• Balconies or terraces
  • FREE Wireless and hardwire Fibre Optic high speed Internet access
  • HD TV with Sport and Entertainment Channels
  • 40″ LCD TVs
  • Personal Voice mail
  • Hair Dryer
  • Iron and Ironing Board
  • Fridge
  • Coffee and Coffee maker, Tea and Tea Kettle
  • Wheelchair Accessible rooms available
  • Adjoining rooms available
  • Bathroom amenities include soap, shampoo, conditioner, body lotion, cotton balls Q-tips, sewing kit and shoe buffer
  • Bathrobes Slippers
  • iPod/MP3 compatible clock radios
  • Free Local calls and toll free reservation line
  • 2 Telephones, 1 cordless for greater guest convenience
  • Free Newspaper delivered to your door
  • All guests may enjoy our Hot Breakfast Buffet
  • *Pet-friendly hotel rooms available*




Business Intelligence Analyst Jobs: Career Options and Requirements #business #intelligence #analyst #certification,


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Business Intelligence Analyst Jobs: Career Options and Requirements

  • Doctorate
      • DBA with an Emphasis in Data Analytics
      • Bridge (Doctor of Business Administration with an Emphasis in Data Analytics)
  • Master
      • Bridge to the M.S. in Information Technology Management
      • M.S. in Information Technology Management
      • M.S. in Instructional Technology
      • Master of Science in Cyber Security
      • Master of Science in Cyber Security (Bridge)
      • Master of Science in Business Analytics
  • Bachelor
      • B.S. in Information Technology
      • BS in Business Admin. – Business Intelligence
      • B.S. in Information Technology with an Emphasis in Cyber Security
      • Bachelor of Science in Applied Business Analytics
      • B.S. in Computer Programming

Get Started with Grand Canyon University

4 Colorado Technical University

Minimum eligibility requirements:
  • Must be a high school graduate or have completed GED
School locations:

Get Started with Colorado Technical University

5 Ashford University

Minimum eligibility requirements:
  • Must be 18 years of age or older
  • Programs offered by Ashford and listed below may not be related to the topic covered by the above article.
School locations:

  • DBA with an Emphasis in Data Analytics
  • Bridge (Doctor of Business Administration with an Emphasis in Data Analytics)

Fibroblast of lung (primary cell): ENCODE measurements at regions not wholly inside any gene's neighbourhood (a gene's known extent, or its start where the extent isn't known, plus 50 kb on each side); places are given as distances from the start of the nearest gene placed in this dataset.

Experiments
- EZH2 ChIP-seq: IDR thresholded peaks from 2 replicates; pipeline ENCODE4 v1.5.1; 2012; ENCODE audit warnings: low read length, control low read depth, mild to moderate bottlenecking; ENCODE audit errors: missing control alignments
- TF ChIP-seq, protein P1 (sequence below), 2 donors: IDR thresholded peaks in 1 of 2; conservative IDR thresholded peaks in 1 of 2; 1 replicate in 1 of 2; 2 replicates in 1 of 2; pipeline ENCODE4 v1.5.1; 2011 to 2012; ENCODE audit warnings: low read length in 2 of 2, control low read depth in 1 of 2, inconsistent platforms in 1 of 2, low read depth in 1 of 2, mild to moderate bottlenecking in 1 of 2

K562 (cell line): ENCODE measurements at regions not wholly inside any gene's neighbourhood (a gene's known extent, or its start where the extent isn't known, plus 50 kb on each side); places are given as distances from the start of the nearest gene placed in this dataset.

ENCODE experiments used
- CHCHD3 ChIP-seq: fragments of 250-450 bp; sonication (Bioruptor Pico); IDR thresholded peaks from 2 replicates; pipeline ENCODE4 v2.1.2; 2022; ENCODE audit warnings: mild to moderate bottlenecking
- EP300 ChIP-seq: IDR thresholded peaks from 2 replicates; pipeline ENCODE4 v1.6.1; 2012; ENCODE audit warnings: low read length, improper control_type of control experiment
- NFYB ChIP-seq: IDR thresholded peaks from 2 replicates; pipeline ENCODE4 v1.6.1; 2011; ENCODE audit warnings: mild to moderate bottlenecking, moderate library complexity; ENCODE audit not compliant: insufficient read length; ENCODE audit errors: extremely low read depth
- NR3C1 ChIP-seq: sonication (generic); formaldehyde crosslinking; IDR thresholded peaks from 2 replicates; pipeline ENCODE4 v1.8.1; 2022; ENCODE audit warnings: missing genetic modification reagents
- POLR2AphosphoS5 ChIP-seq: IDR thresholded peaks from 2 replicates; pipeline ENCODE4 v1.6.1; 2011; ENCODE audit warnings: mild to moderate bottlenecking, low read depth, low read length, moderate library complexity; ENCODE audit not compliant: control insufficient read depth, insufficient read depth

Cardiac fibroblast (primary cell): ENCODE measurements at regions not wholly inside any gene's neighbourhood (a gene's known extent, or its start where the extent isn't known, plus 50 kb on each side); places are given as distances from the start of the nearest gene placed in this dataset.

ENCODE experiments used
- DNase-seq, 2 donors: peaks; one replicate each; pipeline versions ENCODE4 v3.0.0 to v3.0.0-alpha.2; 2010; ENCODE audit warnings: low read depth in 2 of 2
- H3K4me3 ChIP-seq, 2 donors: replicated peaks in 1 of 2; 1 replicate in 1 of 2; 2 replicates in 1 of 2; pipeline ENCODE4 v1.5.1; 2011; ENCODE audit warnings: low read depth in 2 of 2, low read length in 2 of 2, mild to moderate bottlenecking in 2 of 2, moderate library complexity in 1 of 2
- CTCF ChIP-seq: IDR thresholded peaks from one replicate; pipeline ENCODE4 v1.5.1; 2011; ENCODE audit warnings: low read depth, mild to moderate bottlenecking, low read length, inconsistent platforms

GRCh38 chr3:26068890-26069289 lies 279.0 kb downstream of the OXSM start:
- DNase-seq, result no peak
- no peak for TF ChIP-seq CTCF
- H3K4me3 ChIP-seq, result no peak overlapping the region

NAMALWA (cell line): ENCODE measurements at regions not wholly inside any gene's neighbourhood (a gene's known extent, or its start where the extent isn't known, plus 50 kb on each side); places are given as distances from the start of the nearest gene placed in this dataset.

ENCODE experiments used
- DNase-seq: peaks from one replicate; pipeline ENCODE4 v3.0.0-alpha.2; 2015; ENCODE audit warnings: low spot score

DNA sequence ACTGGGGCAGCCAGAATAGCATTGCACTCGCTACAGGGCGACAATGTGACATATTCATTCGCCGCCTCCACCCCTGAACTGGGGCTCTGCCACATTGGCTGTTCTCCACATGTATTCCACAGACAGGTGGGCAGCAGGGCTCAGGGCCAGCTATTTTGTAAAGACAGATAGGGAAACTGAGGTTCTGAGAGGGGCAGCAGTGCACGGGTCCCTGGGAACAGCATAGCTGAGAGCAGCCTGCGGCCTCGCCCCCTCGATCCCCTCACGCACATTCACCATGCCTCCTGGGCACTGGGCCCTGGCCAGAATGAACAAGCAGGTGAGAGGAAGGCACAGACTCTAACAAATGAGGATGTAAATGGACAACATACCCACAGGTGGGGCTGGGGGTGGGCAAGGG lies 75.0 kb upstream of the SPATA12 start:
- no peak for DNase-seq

• Bridge to the M.S. in Information Technology Management
  • M.S. in Information Technology Management
  • M.S. in Instructional Technology
  • Master of Science in Cyber Security
  • Master of Science in Cyber Security (Bridge)
  • Master of Science in Business Analytics
  • B.S. in Information Technology
  • BS in Business Admin. – Business Intelligence
  • B.S. in Information Technology with an Emphasis in Cyber Security
  • Bachelor of Science in Applied Business Analytics
  • B.S. in Computer Programming
  • View more

  • Opiate Abuse Symptoms, Signs and Addiction Treatment #opiate #treatment #options


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    Opiate Abuse

    What Are Opiates?

    Opiates cover a huge variety of drugs, ranging from legal drugs such as fentanyl. codeine. and morphine to illegal drugs such as heroin and opium.

    Examples of opiates include:

    • Heroin.
    • Morphine.
    • Oxycodone (trade names include: OxyContin and Percocet).
    • Hydrocodone (trade names include: Vicodin and Lortab).
    • Codeine.
    • Fentanyl.

    That sounds better. How about this: “You may hear the term “opioid” in reference to prescription opiates. Technically, the concept of “opiates” encompasses drugs naturally derived from the active narcotic components of the opium poppy, whereas the “opioid” label includes synthetic and semi-synthetic drugs that are modified versions of these opiate building blocks. “Opioid” is usually used in reference to prescription drugs. The terms “opiates” and “opioids” are often used interchangeably, however.

    Opiate addiction is a major issue in the U.S. with prescription opiate addiction being one of the biggest drug problems today. Opiate medications are surprisingly easy to obtain. In fact, an estimated 210 million prescriptions for opiates were dispensed in 2010 alone. Frighteningly, prescription opiate abusers are far more likely to eventually develop a heroin addiction than a non-opiate abuser, as heroin will offer a similar high at a cheaper price.

    Any long-term use puts you at risk of addiction. even if the substance is used as prescribed. Many people who use opiates will develop a tolerance to them–a phenomenon that can trigger the cycle of addiction. This means that the same amount of the drug no longer has the same effect as it once did. When this occurs, people routinely take more and more of the substance to elicit the desired response. This ever-increasing dosing places one at great risk for overdose.

    Video: The Deadly Truth About Opiates

    Effects of Opiate Abuse

    Often, the facts about the effects of opiate use are misleading because they may only focus on the short-term impact. For example, opiates often cause vomiting and diarrhea, sedation and delayed reactions in the short term.

    What’s not often mentioned, however, are the long-term symptoms. Long-term symptoms include:

    • Weakened immune system functioning.
    • Gastric problems ranging from the troublesome (e.g. constipation) to severe (e.g. intestinal ileus, bowel perforation).
    • A plethora of medical issues secondary to intravenous administration (e.g. localized abscesses, embolic events, systemic infection, contraction of bloodborne illnesses).
    • Significant respiratory depression; cumulative hypoxic end-organ injury.

    Opiate Abuse Treatment

    Opiate recovery typically starts with questions related to the nature of the addiction, such as:

    • How long have you taken the drug?
    • When was the last time you took the drug?
    • How do you usually get your supply?

    These questions will help the clinic to decide what treatment approach would be most appropriate.

    Three major options for opiate treatment include detoxification (or, simply, detox programs), inpatient rehabilitation, and outpatient therapy.